2/15/16 - 5pm report
Migration started late this year
Blacktip sharks were weeks late for their winter migration to Florida, but now that they've arrived, they've pretty much taken over.
Like Monarch butterflies or your grandparents, blacktip sharks love heading south for the winter. But this year the sharks didn’t show up for their Florida migration on time. Florida Atlantic University biologist Dr. Stephen Kajiura studies the blacktips and their migration patterns down the Atlantic Coast. He shot this video after waiting weeks for the blacktips to make an appearance. The sharks will typically first arrive in mid-January, but the waters off the coast of Palm Beach were empty until the end of the month. But now that they’re here, the blacktip sharks are congregating in huge numbers. Dr. Kajiura estimated more than 10,000 of the sharks are swimming just off the coast of Palm Beach, Florida. And we really mean just off the coast. “The interesting thing is these sharks are right up against the shoreline. You could stand on the shore and toss a pebble and hit a shark, they’re that close,” Dr. Kajiura said. So what’s up with the bizarre behavior from the sharks? Part of the reason could be 2016’s particularly strong El Nino. The phenomenon's effects can be felt across the globe, changing the behaviors of sharks and other marine animals including sea snakes, sea lions and seals. Warming ocean temperatures could also play a role. If waters farther north are staying warmer for longer, then there's less reason for the blacktips to leave on time. But just in case you’re afraid the influx of sharks might spoil your Palm Beach vacation, Dr. Kajiura said the blacktip sharks are relatively harmless. He said, “For the most part, these sharks are really skittish, so when you get in the water, they're going to scatter and go away." This video includes clips from Tony Isaacson / CC by 3.0 , Florida Atlantic University , Palm Beach Daily News and Seth Setiadha / CC by 3.0 .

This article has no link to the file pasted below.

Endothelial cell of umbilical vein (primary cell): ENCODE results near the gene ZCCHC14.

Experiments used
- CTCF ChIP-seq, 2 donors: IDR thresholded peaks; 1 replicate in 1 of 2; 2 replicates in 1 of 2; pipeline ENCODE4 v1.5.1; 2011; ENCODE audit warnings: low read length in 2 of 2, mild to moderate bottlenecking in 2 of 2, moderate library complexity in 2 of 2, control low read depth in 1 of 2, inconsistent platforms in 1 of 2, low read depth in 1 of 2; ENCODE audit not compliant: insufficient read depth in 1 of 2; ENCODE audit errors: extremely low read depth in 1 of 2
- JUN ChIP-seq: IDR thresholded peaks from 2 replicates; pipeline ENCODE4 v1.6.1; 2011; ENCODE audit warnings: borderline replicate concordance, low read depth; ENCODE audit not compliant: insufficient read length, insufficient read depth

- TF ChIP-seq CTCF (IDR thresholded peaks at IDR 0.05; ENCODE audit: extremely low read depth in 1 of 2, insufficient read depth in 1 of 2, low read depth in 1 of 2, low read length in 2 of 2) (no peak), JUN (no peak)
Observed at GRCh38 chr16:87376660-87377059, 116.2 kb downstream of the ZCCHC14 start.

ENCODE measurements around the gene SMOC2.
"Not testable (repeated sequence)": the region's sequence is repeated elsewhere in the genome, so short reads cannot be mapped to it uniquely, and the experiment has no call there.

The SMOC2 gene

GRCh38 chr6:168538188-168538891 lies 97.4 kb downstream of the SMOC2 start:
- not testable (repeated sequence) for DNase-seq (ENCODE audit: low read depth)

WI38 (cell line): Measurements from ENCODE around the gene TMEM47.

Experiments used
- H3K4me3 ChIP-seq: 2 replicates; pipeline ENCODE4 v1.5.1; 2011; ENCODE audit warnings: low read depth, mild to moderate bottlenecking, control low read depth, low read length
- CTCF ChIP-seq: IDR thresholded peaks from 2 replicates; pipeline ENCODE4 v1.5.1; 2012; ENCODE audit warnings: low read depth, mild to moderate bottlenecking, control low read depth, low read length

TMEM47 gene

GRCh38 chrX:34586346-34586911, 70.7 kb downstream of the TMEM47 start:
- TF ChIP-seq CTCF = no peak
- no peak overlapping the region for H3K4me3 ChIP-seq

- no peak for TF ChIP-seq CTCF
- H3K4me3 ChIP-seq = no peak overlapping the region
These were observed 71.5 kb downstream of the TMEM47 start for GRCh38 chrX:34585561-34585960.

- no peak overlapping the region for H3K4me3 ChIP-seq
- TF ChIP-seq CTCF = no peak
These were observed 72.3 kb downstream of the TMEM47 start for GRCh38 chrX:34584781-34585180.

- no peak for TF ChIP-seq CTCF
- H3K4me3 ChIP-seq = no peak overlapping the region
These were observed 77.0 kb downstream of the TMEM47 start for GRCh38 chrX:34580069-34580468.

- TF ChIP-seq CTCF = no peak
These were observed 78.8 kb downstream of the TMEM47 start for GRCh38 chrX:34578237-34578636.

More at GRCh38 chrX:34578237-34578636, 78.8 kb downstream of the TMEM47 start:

Dr. Stephen Kajiura is a professor of biological sciences at Florida Atlantic University.
For the past several years, he's been tracking the migration patterns of blacktip sharks.
This year, he said they came to south Florida much later than usual.
Dr. Kajiura said the sharks typically come to south Florida in mid-January.
This year, he said they came much closer to February.
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"We've had an unusually warm winter, and as a result it may be the water was sufficiently warm where they were so there may not have been motivation to move south to warmer waters," Dr. Kajiura said.
He added that the blacktip sharks normally go back up north at the end of March, but this year the late migration south may push back that date.
Blacktip sharks usually get up to six feet in length and are very skittish, Dr. Kajiura said.
"The blacktips in general, if you jump in the water, they're going to take off. So the chances of being bitten are pretty small," he said.
This year, the FAU scientist said that many of the blacktips are hanging out off the coast of Palm Beach County.
"I fly from Miami, all the way up to Jupiter. The vast majority of sharks are found from Palm Beach to the Jupiter Inlet area. We don't find many south of there, at least we haven't so far," he said.
It's not clear why they're congregating in that area, but Kajiura said it may be because of the habitat found off the coast.
"You have some more exposed rock on the sea floor in the Palm Beach area and further north and you often see the sharks sheltering in those rocky areas," he said.
Dr. Kajiura said that sharks typically mate up north before coming south. He adds that of the 32 sharks tagged so far, all of them have been males.
He said the pregnant female sharks may not have wanted to travel as far.
The goal is to tag a total of sixty sharks. Dr. Kajiura performs aerial surveys once a week, then tags sharks from a boat weekly as well.
He hopes to one day connect the tagged sharks to social media sites so people at home can track their travels as well.